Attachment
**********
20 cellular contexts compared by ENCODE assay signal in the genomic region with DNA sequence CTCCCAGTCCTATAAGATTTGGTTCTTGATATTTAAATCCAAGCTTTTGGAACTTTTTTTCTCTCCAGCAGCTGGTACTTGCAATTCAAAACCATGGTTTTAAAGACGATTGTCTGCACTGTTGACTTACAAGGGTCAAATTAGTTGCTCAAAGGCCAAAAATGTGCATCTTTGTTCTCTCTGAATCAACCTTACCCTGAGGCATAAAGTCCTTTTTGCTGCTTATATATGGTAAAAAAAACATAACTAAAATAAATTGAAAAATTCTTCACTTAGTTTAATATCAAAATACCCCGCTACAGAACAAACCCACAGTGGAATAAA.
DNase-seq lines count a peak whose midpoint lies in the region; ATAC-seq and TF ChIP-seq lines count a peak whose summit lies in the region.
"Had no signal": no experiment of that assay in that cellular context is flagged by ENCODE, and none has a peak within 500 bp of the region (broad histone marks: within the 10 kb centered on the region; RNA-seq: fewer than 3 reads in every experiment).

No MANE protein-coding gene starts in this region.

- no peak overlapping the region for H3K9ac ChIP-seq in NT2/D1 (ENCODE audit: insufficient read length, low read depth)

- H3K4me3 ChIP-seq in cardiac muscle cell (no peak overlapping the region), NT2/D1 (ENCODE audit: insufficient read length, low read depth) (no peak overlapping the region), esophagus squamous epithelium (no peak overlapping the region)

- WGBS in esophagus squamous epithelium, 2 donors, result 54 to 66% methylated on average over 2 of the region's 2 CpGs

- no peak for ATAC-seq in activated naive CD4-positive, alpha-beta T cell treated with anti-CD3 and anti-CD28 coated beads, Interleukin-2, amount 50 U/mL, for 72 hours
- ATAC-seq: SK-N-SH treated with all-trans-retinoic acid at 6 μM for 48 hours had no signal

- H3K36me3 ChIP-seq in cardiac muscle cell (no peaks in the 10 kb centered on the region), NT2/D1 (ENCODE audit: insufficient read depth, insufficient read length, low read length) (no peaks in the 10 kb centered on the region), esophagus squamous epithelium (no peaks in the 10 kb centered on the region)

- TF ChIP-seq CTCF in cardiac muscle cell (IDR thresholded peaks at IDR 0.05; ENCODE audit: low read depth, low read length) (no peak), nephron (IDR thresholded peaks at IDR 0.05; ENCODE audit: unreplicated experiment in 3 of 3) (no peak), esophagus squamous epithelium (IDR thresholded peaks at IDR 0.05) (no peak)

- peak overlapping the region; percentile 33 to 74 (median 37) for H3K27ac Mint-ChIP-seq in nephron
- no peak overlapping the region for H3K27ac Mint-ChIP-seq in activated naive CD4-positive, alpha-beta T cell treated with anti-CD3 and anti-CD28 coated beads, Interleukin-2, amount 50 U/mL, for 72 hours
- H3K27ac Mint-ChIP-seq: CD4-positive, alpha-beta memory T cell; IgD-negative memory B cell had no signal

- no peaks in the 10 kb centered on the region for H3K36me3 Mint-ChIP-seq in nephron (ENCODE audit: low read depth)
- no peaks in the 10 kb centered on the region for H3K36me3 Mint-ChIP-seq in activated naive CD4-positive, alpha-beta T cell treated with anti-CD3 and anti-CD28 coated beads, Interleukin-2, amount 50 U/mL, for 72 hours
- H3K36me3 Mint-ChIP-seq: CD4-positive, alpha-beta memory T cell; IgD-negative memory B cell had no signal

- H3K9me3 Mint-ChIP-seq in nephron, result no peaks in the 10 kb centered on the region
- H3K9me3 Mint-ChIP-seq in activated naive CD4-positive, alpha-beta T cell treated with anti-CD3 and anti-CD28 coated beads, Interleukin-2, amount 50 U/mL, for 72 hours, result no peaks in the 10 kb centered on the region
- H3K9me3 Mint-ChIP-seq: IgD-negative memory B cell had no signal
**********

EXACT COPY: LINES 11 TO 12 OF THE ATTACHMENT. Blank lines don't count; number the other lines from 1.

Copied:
- TF ChIP-seq CTCF in cardiac muscle cell (IDR thresholded peaks at IDR 0.05; ENCODE audit: low read depth, low read length) (no peak), nephron (IDR thresholded peaks at IDR 0.05; ENCODE audit: unreplicated experiment in 3 of 3) (no peak), esophagus squamous epithelium (IDR thresholded peaks at IDR 0.05) (no peak)

- peak overlapping the region; percentile 33 to 74 (median 37) for H3K27ac Mint-ChIP-seq in nephron